1. Bring all students up to grade level in reading and mathematics.

In two recent blogs (here and here) I discussed one aspect of this problem, the fact that many students will have fallen behind in basic skills because of their long absence from face-to-face school. I proposed a Marshall Plan for education, including mobilization of tens of thousands of recent college graduates, and others eager to help, to serve as paid tutors to students who are struggling in reading and/or mathematics.  As I noted, research overwhelmingly points to tutoring as the most effective strategy to accelerate the achievement of students who are performing below their capabilities.  According to the evidence, several one-to-one or one-to-small group tutoring models can routinely increase student achievement by an effect size of +0.40 in a year (almost equivalent to the difference between middle class and disadvantaged students). But what if students received effective tutoring for two years, or longer? What if their classroom teachers used teaching methods proven to be effective, contributing further to student success? What if schools could provide services to students with problems with their vision or hearing, or chronic health problems such as asthma? Based on what we already know how to do, a goal of steadily increasing the percentage of students performing at today’s definition of “at grade level” could increase each year, until virtually all students could expect that level of performance.

  1. Schools need to welcome back every child.

When students return to school after the long delay and trauma they may have endured, they need to be welcomed back with enthusiasm by all school staff. The return will create a psychological opportunity.  Students will always remember what happened on the first day, the first weeks, the first months. A big party to welcome students back is a good start, but students will need constant and sincere affirmations of their value and importance to the adults in the school. They need to be told, one at a time and by name, how much they were missed, and how glad everyone is that they are back, safe and healthy. I think the theme of each school should be “a once-in-a-lifetime chance to connect with the school,” not “at last, everything is back to normal.”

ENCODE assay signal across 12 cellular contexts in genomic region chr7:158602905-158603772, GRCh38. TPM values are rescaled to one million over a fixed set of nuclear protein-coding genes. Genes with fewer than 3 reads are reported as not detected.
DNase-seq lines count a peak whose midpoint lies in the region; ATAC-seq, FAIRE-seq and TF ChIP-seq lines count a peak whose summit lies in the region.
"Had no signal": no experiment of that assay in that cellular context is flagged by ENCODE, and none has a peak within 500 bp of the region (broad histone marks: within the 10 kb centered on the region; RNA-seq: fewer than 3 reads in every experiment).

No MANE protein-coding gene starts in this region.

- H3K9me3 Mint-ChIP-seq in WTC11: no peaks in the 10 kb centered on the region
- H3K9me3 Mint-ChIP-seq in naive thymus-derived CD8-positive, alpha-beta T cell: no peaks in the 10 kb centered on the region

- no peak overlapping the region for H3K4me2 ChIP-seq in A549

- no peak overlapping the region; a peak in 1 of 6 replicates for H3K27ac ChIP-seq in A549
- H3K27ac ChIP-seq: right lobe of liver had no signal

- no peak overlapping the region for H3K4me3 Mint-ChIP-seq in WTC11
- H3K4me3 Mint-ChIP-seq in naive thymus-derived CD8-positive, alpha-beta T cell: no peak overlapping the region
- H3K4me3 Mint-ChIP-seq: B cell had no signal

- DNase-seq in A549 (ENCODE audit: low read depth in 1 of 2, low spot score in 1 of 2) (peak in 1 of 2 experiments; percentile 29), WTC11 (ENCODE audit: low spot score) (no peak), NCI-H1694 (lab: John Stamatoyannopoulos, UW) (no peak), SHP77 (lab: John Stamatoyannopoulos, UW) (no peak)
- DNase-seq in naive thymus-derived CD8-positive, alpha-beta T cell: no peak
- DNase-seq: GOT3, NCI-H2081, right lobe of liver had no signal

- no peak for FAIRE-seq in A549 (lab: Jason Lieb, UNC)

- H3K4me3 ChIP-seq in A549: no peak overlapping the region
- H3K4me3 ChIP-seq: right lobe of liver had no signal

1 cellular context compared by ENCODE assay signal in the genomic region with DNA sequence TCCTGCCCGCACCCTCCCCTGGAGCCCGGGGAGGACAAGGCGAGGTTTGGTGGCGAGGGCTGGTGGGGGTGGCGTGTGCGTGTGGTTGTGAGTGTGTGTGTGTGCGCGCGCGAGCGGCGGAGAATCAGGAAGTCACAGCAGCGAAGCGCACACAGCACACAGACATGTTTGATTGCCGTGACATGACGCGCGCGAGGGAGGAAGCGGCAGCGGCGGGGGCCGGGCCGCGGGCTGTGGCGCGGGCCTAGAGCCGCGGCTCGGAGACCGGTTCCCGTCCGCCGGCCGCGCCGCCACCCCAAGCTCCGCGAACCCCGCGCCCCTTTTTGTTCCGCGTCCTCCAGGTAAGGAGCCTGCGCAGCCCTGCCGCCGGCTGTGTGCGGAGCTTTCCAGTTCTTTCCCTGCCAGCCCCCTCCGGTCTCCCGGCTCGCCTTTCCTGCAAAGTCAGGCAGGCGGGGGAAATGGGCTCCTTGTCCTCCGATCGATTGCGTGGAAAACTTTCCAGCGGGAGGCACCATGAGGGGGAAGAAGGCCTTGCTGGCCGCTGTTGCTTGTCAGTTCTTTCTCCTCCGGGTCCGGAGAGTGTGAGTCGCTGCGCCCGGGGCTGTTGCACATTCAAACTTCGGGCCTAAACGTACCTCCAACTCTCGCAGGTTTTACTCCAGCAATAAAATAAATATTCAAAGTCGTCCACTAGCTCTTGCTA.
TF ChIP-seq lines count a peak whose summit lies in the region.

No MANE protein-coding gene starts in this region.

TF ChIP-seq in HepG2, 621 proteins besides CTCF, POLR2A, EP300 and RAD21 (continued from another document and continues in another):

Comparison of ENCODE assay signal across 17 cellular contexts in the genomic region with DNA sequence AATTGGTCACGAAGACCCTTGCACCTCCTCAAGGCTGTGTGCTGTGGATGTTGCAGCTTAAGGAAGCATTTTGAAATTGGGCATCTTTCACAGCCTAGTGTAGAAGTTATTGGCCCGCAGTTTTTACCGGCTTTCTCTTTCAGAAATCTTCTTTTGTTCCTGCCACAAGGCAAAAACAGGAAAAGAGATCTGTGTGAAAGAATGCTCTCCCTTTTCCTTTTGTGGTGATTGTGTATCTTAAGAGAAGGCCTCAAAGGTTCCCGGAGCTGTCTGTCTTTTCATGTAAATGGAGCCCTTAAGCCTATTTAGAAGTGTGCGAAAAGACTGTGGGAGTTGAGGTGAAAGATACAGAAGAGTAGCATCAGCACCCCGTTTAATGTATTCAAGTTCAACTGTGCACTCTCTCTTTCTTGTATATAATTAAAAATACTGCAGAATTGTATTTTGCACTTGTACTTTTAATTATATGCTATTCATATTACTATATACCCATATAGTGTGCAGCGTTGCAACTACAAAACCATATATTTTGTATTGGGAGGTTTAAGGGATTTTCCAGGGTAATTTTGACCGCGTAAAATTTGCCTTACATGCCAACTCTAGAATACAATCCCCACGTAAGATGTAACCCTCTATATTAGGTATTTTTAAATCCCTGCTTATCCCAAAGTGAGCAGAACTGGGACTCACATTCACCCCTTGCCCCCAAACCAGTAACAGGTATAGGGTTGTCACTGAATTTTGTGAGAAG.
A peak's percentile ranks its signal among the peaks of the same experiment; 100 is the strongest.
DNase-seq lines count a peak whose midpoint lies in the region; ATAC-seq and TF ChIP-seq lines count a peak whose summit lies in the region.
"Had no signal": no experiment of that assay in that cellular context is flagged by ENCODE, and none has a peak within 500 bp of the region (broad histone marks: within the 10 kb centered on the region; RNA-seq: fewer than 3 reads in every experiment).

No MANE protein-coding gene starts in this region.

1.  Schools need social emotional and health solutions

In addition to using proven academic approaches, schools need to implement proven social-emotional and health promotion strategies to help all students reconnect and thrive.  Strategies to build self-concept, positive relations with peers, concern for the well-being of others, and a commitment to banish violence and bullying will be especially important.  Cooperative learning can help to build friendships, acceptance, and engagement, in addition to improving achievement.

In light of all that has happened, schools need to enthusiastically welcome their students back, and then provide them the success, respect, and love that they deserve.  They need to give them every reason to believe that they have a new opportunity to achieve success.  Students, parents, and educators alike need to have well-founded confidence that out of the destruction caused by the pandemic, there will come triumph.

 This blog was developed with support from Arnold Ventures. The views expressed here do not necessarily reflect those of Arnold Ventures.

Note: If you would like to subscribe to Robert Slavin’s weekly blogs, just send your email address to thebee@bestevidence.org